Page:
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This powerful PSA from Children’s Healthcare of Atlanta reminds us all “that obesity doesn’t happen overnight. It’s a lifetime’s worth of bad habits, bad choices, and bad nutrition.” The 100-second PSA rewinds the life of Jim, “a man whose life flashes right before his very eyes, unhealthy habits and all.”
But some obesity experts say that the video carries a potentially off-putting, if not damaging, message — similar to a 2012 poster campaign from Strong4Life, which sparked accusations of “fat-shaming.”
“If you want to draw attention to yourself and your campaign, then this is a helpful video. If what you want is to have a helpful effect on childhood obesity, the research is clear that shocking and stigmatizing doesn’t really help,” obesity researcher and public policy expert Ted Kyle told Yahoo Health. He pointed to two recent studies from the Rudd Center for Food Policy and Obesity at Yale University, which found that campaigns that stigmatized obese people were not effective motivators for behavior change. “Shame is not a friend to promoting health,” he added, whether the issue at hand is mental health, AIDS, or cholera. He also noted that shaming only creates defense mechanisms in the targets of such ads, and that “fat activism is born out of that.”
James Zervios, spokesperson for the Obesity Action Coalition, also feels the video comes up short. “It left me feeling a little frustrated,” he told Yahoo Health. “It has a heavy focus on food. But it’s not a one-dimensional problem, and we realistically have to accept that obesity is about more than food — because if it was, then we wouldn’t have a crisis on our hands.” Zervios points to genetics, physical activity, nutrition, and a psychological component as all having a hand in the epidemic, and said he found it “interesting” that the PSA put so much of the onus on the mother, who is seen giving her young son sugary drinks and french fries to soothe him.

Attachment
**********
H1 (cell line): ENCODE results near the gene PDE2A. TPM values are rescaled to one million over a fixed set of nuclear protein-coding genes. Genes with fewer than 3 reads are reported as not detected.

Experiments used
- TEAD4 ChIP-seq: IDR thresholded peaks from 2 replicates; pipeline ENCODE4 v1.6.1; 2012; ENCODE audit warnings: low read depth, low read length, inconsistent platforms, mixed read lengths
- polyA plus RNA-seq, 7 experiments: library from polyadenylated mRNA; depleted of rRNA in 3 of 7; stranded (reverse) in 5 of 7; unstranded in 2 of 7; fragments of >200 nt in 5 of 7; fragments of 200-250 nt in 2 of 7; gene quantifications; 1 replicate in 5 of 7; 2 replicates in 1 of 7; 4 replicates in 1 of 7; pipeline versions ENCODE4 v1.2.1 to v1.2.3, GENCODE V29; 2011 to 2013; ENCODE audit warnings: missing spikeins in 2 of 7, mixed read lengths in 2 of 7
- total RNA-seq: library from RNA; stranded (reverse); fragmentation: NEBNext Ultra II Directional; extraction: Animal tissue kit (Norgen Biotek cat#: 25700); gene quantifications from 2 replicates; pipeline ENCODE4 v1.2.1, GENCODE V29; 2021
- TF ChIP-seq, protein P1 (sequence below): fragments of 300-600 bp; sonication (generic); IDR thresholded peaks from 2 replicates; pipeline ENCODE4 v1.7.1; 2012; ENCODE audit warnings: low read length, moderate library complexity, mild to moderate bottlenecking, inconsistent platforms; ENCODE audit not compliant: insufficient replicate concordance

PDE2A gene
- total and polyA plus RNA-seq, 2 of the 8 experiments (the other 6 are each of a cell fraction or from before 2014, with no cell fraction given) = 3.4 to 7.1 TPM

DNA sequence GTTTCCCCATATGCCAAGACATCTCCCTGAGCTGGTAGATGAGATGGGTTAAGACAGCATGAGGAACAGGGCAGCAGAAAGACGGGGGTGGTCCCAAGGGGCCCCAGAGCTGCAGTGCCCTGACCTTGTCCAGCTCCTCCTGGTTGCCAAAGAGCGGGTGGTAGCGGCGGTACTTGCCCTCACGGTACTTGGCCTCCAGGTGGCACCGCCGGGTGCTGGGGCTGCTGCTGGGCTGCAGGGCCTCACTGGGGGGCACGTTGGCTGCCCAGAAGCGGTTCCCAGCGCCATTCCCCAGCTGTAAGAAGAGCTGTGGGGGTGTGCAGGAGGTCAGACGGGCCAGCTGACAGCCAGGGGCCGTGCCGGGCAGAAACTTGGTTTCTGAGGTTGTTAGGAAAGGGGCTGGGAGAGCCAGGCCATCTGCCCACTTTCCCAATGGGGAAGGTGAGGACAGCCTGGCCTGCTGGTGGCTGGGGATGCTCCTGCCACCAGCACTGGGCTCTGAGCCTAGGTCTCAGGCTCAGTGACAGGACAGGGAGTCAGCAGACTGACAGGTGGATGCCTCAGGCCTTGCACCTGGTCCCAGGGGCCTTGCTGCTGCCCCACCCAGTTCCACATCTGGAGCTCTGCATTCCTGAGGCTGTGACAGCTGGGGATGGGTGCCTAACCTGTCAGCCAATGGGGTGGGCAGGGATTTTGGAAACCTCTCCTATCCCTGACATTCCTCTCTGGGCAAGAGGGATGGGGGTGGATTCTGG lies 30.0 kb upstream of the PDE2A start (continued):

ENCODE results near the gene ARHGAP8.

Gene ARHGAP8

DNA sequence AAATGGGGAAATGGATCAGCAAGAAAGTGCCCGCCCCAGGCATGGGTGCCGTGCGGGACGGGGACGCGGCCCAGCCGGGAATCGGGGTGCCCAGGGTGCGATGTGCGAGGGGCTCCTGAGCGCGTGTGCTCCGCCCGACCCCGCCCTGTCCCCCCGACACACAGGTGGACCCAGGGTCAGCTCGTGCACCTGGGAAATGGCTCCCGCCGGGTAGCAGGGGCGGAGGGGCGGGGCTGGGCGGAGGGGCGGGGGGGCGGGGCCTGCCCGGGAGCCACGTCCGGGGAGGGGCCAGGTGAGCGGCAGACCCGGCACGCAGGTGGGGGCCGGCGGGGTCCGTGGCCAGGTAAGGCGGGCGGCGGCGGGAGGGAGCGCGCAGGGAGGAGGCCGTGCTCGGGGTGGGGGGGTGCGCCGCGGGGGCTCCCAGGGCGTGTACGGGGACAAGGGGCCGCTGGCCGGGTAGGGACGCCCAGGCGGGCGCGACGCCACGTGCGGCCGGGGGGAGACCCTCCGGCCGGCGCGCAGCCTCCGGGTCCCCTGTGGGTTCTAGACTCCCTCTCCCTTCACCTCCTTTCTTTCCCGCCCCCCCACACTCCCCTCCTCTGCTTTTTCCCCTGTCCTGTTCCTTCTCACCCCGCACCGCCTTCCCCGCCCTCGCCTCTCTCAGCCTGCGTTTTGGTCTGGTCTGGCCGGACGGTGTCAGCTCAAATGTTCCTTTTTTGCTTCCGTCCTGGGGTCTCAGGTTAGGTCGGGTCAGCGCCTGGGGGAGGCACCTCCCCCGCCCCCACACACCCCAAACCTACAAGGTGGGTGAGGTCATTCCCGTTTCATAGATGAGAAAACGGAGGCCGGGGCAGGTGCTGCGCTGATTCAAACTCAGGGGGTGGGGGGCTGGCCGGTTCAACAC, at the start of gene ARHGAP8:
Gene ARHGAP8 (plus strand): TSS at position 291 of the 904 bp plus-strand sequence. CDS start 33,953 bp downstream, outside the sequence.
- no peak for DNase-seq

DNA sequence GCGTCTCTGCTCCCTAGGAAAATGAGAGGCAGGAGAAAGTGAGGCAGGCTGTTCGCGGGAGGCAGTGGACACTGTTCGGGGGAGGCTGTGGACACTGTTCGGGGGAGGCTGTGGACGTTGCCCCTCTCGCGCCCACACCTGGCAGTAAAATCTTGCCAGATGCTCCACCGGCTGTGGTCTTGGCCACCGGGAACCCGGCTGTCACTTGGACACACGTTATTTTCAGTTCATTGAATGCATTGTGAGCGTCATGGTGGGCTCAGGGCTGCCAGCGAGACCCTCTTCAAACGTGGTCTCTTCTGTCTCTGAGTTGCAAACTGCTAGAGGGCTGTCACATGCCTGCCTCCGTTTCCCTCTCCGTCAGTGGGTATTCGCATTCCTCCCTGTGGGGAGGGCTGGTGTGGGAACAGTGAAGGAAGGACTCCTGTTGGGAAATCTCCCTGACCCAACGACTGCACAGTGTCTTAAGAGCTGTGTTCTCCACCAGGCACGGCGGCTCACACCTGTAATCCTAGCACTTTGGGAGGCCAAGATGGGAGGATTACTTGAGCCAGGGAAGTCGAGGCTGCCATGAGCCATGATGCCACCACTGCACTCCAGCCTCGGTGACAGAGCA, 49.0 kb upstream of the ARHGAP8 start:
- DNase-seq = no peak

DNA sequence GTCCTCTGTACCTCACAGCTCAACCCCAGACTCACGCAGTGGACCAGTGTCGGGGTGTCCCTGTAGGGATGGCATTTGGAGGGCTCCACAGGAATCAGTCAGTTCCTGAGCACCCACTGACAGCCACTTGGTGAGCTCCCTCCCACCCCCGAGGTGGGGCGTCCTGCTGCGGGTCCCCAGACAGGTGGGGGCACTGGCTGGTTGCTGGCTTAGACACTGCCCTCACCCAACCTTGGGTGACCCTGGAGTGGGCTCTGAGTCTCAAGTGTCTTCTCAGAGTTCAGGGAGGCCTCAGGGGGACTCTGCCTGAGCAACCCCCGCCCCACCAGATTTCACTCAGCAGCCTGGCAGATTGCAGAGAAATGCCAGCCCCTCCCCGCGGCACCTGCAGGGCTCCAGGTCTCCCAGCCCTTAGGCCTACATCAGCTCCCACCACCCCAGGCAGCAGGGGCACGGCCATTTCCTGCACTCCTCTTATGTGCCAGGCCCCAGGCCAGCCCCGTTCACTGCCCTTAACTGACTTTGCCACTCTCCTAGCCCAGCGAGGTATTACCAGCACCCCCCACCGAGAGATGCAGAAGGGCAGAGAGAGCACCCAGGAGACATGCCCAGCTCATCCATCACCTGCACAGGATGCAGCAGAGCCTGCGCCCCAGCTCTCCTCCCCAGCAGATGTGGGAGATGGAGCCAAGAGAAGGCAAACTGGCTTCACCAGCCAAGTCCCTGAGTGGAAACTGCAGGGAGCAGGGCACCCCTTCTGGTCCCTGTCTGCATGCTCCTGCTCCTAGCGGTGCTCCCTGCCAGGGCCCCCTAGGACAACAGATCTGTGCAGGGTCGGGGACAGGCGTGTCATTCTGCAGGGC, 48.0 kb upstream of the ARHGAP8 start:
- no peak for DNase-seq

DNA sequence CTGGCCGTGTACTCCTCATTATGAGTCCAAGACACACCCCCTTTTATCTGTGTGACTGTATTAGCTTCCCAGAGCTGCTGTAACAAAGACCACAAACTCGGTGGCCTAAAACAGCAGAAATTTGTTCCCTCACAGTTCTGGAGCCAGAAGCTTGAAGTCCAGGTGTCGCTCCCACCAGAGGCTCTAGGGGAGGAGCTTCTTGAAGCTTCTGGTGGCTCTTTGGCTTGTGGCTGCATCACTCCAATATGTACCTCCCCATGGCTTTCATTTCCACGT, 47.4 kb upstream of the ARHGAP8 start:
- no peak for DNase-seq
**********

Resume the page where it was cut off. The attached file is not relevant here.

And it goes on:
“My argument would be, why isn’t the doctor asking him more about his food choices? Obviously there was another issue there that wasn’t being addressed [by doctors],” he said. Zervios did add, though, that he saw the value in starting a discussion through the campaign. “If it’s getting people to think about the disease of obesity, then that’s a good thing at the end of the day.”
originally posted by: FalcoFan
a reply to: [post=18278295]VegHead[/pos
Anything that promotes personal/parental responsibility will be shunned.
It's easier for people to blame everyone else for their own shortcomings.
Maybe if there was a rule added to food stamp eligibility like if your 5 year old weighs 300 lbs,the "parents" should lose their food stamps/welfare.
But then they would start screaming about "racism" and "bigotry".
originally posted by: cloudsstar
a reply to: FalcoFan
Have you ever been overweight before? You can't stop someone from eating if they want to eat. Most the time it's not how much you eat it's what you eat. If you only have access to low grade foods you will gain weight if you eat a lot or eat vary little. I know people I grow up with that eat more then there fat siblings on a daily basis and do less then them actively but are average weight. I had a friend we called twig who went on meds now we call him biggy never changed how he ate eats more healthy them most people. He'll even the old school actor twiggy would be fat to today's standard. You need to know the whole story before you can call some one fat even your environment can have an effect
Even if you watch what your kids eat they have friends that they can go over to. It's like trying to stop kids from seeing TV or playing video games it's not going to work